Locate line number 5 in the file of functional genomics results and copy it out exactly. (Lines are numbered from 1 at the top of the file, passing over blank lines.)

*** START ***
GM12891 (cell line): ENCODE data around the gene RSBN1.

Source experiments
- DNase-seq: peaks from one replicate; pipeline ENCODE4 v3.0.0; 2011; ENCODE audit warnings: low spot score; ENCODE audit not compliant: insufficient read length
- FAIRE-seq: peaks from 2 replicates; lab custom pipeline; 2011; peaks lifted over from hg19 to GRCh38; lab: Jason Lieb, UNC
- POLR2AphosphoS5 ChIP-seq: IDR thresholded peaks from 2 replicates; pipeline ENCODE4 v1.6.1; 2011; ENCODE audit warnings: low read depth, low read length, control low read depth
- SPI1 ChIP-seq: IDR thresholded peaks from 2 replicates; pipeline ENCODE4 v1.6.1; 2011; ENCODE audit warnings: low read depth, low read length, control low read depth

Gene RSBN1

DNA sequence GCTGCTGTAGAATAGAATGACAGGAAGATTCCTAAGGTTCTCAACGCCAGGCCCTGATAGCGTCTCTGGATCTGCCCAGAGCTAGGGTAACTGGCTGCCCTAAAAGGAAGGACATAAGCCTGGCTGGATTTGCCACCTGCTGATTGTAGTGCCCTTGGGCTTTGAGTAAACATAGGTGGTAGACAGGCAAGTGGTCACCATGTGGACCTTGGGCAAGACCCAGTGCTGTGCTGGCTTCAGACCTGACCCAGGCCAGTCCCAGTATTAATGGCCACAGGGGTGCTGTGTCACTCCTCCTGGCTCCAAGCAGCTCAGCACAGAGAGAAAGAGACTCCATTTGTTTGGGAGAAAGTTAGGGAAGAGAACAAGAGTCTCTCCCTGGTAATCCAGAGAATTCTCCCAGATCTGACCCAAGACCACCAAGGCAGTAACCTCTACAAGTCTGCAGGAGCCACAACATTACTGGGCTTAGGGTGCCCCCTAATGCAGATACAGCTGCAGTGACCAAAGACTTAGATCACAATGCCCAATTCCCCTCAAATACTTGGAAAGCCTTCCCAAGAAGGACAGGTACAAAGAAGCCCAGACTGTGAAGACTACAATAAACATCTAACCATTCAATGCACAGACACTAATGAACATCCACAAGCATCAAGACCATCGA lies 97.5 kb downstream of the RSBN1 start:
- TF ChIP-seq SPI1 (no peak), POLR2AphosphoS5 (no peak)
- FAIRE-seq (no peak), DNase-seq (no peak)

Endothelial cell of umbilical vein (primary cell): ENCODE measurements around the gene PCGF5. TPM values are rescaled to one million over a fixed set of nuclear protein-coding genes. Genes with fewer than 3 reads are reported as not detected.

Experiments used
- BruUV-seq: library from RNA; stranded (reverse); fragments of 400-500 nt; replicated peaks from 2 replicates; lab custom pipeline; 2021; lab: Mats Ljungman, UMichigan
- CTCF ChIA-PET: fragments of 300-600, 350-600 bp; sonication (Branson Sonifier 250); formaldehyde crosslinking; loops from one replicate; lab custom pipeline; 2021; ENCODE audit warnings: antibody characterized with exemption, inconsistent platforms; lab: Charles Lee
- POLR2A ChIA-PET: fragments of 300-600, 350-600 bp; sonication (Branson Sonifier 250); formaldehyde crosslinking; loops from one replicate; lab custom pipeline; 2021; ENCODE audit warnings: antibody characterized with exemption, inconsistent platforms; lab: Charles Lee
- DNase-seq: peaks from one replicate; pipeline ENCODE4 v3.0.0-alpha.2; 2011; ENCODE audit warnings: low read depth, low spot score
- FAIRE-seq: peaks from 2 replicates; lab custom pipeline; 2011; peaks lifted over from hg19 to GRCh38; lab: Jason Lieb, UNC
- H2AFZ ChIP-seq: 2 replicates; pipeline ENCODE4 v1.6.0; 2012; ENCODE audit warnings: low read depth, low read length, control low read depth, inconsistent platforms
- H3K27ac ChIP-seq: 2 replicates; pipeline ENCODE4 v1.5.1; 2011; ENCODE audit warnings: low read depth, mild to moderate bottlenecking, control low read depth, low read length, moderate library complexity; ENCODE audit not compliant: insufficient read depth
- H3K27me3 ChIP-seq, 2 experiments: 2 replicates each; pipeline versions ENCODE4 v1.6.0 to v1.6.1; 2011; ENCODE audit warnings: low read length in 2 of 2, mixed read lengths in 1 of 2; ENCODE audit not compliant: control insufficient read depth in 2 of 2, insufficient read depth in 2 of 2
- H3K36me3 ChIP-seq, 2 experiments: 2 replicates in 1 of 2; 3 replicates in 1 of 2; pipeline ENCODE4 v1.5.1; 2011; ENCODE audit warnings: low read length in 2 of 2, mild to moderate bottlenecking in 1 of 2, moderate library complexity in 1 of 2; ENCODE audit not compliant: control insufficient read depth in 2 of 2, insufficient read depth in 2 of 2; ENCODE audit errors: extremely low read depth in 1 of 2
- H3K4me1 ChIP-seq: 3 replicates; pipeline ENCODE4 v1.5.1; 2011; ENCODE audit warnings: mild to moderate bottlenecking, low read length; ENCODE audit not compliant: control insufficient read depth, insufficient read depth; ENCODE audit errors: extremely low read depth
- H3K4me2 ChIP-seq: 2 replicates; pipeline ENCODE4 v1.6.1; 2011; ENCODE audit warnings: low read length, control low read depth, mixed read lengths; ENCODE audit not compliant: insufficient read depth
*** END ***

- POLR2AphosphoS5 ChIP-seq: IDR thresholded peaks from 2 replicates; pipeline ENCODE4 v1.6.1; 2011; ENCODE audit warnings: low read depth, low read length, control low read depth